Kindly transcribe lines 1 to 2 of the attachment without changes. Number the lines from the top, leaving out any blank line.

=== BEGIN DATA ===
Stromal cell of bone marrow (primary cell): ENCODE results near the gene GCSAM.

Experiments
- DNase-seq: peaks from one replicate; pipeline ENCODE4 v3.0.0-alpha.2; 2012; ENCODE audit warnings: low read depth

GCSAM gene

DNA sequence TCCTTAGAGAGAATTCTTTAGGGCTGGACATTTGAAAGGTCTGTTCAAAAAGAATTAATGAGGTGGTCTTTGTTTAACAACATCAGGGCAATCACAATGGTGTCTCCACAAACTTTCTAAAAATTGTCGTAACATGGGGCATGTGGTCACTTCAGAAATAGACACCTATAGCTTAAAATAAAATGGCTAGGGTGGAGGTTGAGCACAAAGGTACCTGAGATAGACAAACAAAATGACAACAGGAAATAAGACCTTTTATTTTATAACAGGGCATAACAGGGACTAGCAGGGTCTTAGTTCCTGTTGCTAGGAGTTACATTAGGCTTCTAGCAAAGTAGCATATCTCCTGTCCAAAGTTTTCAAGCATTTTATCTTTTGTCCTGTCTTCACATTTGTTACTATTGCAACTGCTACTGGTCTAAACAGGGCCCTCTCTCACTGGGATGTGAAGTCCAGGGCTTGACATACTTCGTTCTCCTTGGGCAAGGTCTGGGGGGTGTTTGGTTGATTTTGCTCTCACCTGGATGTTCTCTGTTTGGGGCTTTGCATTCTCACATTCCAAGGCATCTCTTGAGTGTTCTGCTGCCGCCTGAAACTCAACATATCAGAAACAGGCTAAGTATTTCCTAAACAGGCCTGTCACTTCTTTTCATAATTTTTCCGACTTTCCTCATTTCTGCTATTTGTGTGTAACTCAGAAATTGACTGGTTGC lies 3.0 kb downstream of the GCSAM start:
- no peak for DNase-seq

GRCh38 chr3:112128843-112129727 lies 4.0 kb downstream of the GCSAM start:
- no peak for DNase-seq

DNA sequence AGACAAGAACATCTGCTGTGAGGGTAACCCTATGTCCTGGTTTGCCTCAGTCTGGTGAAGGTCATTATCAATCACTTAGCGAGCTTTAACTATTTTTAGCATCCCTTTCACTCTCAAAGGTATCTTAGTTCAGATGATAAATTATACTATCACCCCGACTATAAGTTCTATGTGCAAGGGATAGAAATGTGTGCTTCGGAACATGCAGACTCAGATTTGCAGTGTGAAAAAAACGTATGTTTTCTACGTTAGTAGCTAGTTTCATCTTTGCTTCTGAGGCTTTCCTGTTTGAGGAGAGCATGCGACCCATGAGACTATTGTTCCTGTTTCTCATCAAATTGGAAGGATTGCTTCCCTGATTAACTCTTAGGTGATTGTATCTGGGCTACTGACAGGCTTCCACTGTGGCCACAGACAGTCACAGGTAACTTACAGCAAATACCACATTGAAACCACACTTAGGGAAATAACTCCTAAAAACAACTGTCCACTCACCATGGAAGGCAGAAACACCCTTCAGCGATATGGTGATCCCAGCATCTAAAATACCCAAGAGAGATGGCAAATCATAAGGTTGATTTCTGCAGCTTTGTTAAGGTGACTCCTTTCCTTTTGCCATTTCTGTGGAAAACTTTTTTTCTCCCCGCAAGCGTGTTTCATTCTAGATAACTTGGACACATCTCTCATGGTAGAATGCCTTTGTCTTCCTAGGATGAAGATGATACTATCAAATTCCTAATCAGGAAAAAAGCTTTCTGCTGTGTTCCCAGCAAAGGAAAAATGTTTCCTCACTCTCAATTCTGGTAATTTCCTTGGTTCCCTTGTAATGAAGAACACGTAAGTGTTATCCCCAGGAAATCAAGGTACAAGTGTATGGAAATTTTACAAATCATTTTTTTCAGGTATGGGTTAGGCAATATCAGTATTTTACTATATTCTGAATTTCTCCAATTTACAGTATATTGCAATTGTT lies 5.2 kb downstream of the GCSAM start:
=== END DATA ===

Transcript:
Stromal cell of bone marrow (primary cell): ENCODE results near the gene GCSAM.

Experiments